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Friday, June 13, 2008

Prospect Park update

My experience at the Green-Wood Cemetery nest had made me nervous about the nesting hawks in Prospect Park. The last few times I went to check on the nest, I only saw one nestling. It made me a little unsettled, so I was determine to find out the status of Alice and Ralph's offspring. Over this past week I spend every bit of free time I had to monitor the nest in the Ravine.

May's frenetic flight of migrating songbirds has been replaced by other winged creatures. A sudden diversity of butterflies and dragonflies are now flying through the park's woodlands, meadows and around the waterways. I did, however, stumble on two latecomers in the park this week. An Eastern Wood-Pewee was calling for a mate in the narrow stretch of woods next to the picnic house and a Northern Parula was singing from a perch above the stream in the Ravine. Hopefully, they'll catch up with the others, but it's likely too late for them to claim a territory and breed.

Views of the Red-tailed Hawk nest are limited to one or two very narrow openings in the canopy. All are on the sunny side of the nest. Adding to my problem was a five day stretch of over 90 degree temperatures. During those days, Alice would stoically sit at the edge of the nest with her wings outstretched, shading her brood. On Tuesday, I began to see stirrings at the east edge of the nest. Unfortunately, that is the side where a large branch obscures ones view. At that point, I had never seen more than one large nestling at a time moving around on the nest. I was concerned that, perhaps, one had died.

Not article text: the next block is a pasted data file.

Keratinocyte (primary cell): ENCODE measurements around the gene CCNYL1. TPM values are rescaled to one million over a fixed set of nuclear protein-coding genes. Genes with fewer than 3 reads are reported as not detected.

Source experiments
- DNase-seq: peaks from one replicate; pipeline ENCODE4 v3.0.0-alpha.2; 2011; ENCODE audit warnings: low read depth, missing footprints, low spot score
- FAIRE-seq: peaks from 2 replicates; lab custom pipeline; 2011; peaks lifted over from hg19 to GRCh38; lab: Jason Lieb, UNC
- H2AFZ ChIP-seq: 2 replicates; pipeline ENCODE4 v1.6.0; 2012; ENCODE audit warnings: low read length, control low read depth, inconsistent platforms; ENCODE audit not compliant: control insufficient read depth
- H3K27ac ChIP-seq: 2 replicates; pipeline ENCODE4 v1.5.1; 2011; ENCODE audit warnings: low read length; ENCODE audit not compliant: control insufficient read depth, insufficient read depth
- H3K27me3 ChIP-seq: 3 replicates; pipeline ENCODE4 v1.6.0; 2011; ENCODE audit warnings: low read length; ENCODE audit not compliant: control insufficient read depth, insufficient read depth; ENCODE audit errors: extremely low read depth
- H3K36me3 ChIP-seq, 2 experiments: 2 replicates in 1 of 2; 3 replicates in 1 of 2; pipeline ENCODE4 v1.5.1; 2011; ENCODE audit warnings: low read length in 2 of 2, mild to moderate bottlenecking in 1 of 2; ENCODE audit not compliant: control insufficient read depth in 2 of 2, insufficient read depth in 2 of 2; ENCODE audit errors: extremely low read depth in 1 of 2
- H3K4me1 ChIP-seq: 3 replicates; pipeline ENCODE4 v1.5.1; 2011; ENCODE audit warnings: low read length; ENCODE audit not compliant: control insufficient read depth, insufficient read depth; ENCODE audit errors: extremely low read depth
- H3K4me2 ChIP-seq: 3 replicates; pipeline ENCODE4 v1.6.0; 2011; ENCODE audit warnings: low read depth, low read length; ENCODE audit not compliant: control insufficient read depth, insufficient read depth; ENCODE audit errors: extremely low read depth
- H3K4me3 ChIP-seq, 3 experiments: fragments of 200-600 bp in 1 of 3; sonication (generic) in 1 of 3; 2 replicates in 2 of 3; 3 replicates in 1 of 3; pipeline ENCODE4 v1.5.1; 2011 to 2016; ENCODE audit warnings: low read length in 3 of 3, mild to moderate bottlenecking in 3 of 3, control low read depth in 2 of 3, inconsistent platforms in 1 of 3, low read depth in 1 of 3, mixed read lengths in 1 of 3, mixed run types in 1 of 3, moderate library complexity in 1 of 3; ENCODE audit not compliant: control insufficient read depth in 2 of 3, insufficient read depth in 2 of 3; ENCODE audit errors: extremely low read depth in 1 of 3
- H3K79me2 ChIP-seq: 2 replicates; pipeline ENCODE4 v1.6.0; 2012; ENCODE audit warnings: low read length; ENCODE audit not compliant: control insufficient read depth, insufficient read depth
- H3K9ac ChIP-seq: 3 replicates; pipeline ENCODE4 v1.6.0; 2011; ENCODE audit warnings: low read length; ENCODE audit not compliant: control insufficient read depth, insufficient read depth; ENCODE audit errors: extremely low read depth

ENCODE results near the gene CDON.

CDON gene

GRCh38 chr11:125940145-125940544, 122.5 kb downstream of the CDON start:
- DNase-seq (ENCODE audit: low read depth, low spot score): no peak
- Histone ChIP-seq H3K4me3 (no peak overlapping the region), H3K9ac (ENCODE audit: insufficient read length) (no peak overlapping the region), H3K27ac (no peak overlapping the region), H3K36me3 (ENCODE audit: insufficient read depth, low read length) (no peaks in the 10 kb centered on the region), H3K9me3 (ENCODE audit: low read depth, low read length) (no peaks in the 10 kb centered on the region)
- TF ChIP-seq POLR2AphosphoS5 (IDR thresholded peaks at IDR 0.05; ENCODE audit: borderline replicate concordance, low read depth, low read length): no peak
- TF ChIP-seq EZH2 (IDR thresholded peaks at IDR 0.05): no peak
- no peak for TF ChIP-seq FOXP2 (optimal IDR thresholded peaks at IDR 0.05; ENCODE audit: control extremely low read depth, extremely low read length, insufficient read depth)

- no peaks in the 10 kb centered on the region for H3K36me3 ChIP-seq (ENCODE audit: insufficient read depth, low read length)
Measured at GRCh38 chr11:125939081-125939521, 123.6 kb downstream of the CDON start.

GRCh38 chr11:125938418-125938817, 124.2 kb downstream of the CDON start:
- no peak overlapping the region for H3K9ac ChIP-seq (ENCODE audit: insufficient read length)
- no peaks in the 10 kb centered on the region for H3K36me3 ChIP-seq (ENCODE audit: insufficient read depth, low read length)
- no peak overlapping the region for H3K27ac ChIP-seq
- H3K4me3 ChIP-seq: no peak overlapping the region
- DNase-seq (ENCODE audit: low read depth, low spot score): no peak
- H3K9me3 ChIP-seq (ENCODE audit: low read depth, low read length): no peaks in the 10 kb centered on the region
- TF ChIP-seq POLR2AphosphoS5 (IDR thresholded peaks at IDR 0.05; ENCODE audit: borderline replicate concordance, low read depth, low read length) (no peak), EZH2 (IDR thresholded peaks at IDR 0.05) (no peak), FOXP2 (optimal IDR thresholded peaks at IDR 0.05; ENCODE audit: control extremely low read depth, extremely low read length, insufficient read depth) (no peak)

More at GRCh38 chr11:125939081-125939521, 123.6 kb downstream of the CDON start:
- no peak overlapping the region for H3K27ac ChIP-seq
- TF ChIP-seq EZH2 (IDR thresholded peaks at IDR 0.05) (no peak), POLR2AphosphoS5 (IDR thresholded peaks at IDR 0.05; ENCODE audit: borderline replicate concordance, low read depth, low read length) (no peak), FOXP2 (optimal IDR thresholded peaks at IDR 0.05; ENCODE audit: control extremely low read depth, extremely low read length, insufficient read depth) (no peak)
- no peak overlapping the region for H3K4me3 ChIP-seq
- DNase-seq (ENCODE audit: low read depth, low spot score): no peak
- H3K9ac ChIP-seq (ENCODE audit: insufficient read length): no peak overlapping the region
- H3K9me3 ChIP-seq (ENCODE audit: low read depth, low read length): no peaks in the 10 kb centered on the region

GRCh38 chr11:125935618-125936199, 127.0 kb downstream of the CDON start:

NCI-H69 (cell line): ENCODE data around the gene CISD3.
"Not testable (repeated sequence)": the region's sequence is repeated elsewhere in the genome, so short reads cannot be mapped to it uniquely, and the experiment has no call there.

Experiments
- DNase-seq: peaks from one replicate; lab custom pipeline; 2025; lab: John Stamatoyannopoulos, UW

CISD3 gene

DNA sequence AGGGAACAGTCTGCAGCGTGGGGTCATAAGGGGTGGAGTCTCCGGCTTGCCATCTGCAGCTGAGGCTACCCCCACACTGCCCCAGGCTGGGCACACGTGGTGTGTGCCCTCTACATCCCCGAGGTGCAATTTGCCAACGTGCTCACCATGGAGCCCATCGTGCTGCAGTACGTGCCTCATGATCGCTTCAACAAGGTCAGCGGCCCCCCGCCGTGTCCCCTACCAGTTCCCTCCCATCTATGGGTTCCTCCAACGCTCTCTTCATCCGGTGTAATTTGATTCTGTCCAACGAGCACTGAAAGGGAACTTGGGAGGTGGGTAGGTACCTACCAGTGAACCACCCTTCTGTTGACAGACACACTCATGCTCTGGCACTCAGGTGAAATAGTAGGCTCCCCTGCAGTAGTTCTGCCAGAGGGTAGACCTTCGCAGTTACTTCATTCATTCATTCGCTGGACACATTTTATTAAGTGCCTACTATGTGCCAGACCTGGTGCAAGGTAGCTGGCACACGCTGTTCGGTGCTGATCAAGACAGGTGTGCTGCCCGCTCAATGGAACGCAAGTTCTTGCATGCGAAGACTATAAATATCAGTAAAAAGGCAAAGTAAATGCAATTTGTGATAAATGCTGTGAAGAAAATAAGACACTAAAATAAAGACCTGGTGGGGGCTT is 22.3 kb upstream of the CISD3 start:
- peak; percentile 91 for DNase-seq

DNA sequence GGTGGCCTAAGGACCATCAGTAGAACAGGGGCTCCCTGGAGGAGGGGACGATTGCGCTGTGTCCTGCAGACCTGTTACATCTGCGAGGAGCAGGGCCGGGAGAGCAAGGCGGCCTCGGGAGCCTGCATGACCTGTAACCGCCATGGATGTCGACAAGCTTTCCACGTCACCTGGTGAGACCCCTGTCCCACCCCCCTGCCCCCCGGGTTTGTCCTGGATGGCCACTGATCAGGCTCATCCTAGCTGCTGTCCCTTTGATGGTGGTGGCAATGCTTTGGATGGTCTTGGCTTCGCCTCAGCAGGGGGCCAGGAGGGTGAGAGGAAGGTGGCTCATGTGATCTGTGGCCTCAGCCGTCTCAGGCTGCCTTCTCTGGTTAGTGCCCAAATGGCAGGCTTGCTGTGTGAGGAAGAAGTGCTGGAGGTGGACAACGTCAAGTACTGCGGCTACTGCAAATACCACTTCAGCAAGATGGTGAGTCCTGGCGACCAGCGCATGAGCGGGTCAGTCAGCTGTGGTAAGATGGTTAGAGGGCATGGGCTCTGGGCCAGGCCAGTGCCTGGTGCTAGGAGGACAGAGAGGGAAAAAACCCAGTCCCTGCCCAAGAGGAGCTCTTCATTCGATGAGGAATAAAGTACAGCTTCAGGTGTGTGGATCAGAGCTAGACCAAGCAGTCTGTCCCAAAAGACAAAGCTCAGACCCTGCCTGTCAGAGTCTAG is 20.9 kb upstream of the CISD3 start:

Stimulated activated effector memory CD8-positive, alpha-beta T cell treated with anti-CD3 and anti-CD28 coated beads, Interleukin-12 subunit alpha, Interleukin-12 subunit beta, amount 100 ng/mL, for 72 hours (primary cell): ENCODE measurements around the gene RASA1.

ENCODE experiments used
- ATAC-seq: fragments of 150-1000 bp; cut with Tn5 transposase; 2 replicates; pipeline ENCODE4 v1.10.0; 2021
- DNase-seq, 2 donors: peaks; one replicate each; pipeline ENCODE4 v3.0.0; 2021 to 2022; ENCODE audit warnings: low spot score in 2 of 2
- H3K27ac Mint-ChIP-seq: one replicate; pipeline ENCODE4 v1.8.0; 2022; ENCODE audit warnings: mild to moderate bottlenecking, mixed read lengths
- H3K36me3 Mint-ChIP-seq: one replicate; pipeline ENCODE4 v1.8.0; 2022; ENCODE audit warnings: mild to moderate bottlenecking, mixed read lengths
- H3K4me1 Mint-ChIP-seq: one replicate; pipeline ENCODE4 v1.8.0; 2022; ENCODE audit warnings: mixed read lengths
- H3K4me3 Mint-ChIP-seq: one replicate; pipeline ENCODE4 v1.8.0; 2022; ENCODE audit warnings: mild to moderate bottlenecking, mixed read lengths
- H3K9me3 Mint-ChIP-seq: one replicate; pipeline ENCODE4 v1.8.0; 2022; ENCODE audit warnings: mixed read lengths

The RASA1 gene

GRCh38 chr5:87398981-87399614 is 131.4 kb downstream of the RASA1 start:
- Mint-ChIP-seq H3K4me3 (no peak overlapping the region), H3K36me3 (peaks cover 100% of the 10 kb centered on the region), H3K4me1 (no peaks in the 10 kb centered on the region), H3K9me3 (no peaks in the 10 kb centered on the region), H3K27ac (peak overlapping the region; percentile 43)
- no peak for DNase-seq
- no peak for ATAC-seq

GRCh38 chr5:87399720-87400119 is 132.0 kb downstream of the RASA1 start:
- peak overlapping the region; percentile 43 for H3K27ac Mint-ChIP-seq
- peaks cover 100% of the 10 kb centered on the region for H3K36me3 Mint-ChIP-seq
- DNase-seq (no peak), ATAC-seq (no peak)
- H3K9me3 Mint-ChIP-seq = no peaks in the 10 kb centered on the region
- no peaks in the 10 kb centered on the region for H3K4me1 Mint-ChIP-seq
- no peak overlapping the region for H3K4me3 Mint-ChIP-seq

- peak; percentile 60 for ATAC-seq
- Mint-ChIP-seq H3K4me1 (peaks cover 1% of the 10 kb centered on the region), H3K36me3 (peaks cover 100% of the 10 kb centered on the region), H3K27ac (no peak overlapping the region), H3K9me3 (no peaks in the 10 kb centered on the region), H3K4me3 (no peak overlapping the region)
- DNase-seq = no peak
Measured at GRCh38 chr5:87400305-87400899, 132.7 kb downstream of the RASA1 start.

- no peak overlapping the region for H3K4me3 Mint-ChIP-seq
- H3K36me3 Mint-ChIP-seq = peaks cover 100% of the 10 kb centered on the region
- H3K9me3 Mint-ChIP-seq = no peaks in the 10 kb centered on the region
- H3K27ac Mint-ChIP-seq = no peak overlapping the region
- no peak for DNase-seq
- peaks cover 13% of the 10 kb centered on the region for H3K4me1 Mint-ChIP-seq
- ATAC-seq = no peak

Wednesday I decided that I would monitor the nest all afternoon. It was important to me to see if both young Red-tailed Hawks were still in the Prospect Park nest. After two hours I had my answer. Both young raptors looked healthy and are quickly approaching their maiden voyage.

One hawk was hop-flapping for a few minutes before retiring to the right corner of the nest. Viewed through a screen of small branches and pine needles, she appeared to be preening. For a change, Alice wasn't watching them from within the nest. When she arrived with food at 3:58PM with food, her second chick waddled into view from the north side of the nest. The red-tails look close in age, with one having a bit more downy feathers on the side of the head.

On Monday I will visit both the Green-Wood Cemetery and Prospect Park nests. Marge reported to me that the two eyasses in the cemetery were doing quite a bit of climbing yesterday. At one point, she thought the larger of the two had fledged, but it turned out that she had just climbed a few feet above the nest and was hidden by leaves.

Below is a short video of the nest in Prospect Park.

by Rob Jett for "The City Birder"

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